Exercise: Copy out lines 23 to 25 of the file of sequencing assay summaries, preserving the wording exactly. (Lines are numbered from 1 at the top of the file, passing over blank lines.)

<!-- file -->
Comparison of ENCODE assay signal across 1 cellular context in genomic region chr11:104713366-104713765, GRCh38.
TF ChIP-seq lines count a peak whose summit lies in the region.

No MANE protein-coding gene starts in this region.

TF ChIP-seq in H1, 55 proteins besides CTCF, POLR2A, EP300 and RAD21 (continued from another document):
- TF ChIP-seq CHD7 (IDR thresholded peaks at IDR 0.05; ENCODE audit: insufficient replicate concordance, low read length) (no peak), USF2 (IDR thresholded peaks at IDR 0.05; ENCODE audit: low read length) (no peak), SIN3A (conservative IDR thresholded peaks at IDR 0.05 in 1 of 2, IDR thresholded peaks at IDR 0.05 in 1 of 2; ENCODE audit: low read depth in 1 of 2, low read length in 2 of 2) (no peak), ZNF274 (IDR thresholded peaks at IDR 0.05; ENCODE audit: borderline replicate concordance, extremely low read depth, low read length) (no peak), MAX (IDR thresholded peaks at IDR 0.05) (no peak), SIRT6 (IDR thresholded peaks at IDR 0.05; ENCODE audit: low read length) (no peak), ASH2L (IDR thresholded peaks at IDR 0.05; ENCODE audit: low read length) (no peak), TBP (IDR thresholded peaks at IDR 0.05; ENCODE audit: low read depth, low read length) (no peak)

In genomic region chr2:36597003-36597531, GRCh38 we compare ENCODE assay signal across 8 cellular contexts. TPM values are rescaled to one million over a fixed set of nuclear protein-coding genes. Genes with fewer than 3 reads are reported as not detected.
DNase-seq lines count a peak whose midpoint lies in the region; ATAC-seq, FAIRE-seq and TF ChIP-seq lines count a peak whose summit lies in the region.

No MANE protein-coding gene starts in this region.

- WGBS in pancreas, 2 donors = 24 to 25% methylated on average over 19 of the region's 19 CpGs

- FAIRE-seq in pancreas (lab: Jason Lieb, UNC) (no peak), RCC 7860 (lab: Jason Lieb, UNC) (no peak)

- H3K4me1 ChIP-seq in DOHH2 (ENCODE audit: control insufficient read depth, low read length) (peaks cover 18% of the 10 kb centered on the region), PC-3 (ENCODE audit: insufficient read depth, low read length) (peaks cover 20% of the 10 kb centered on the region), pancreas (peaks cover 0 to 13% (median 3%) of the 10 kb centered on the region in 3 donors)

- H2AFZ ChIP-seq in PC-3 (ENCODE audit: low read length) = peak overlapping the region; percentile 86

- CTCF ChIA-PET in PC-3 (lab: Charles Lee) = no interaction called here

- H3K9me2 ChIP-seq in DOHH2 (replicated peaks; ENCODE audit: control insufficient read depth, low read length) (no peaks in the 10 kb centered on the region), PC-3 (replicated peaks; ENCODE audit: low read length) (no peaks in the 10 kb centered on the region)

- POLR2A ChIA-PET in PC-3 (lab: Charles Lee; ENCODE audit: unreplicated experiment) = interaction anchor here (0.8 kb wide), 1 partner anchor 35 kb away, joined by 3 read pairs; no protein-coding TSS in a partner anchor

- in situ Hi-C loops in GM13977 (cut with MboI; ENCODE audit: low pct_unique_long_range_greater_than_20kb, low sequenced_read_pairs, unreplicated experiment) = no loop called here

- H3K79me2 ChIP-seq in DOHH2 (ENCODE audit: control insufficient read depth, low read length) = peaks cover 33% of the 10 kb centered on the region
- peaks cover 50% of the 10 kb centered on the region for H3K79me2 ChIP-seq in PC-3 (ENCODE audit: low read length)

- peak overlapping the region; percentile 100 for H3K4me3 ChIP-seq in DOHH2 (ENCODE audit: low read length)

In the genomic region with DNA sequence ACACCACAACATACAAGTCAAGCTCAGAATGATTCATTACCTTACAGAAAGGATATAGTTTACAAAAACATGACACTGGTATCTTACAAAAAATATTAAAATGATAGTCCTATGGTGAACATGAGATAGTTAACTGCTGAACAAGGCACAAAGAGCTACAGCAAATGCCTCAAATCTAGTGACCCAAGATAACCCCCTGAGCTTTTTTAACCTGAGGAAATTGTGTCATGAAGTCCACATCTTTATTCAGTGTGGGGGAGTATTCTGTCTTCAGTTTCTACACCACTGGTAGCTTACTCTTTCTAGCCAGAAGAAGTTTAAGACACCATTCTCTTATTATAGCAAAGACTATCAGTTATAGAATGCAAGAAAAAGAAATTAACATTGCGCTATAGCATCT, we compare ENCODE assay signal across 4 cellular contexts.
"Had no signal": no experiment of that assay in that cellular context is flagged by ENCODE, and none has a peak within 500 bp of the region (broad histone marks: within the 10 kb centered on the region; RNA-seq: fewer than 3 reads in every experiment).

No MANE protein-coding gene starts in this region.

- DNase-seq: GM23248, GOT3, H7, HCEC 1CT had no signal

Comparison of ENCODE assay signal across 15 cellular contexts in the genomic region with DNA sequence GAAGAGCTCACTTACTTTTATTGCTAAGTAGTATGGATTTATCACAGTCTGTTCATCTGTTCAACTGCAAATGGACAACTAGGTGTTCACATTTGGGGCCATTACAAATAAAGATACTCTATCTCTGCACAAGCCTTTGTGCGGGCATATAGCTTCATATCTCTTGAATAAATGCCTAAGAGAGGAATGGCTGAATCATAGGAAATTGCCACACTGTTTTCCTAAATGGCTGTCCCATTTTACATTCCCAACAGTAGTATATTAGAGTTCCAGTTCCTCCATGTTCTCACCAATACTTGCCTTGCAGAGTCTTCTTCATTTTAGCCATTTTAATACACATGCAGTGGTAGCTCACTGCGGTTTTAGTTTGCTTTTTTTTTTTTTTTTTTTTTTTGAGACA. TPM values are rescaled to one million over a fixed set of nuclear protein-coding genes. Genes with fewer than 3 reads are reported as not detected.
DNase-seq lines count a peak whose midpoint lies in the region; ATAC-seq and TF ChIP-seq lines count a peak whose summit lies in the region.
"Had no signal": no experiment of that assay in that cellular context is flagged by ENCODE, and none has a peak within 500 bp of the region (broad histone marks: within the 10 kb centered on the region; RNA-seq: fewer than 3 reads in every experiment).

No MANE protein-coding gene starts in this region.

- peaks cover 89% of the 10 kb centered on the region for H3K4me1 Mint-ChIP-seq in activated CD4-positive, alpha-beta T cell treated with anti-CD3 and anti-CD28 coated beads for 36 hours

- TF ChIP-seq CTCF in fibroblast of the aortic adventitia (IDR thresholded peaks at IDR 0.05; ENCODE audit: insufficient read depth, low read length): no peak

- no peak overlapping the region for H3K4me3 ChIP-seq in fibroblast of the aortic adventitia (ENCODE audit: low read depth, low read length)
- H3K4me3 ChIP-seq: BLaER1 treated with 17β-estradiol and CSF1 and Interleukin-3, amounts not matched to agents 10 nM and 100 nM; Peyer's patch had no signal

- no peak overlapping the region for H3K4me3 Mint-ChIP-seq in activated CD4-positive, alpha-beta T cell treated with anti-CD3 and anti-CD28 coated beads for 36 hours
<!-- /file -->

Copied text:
- DNase-seq: GM23248, GOT3, H7, HCEC 1CT had no signal

Comparison of ENCODE assay signal across 15 cellular contexts in the genomic region with DNA sequence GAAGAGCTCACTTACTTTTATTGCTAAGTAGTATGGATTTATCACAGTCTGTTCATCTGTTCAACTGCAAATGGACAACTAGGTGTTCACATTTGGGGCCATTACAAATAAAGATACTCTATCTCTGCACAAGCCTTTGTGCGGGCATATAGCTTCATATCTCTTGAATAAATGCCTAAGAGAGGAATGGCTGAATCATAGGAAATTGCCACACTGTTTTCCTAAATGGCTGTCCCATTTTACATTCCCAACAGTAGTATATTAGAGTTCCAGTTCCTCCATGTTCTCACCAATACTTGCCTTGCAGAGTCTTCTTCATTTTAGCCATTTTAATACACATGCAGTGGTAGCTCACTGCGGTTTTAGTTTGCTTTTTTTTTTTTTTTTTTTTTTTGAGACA. TPM values are rescaled to one million over a fixed set of nuclear protein-coding genes. Genes with fewer than 3 reads are reported as not detected.
DNase-seq lines count a peak whose midpoint lies in the region; ATAC-seq and TF ChIP-seq lines count a peak whose summit lies in the region.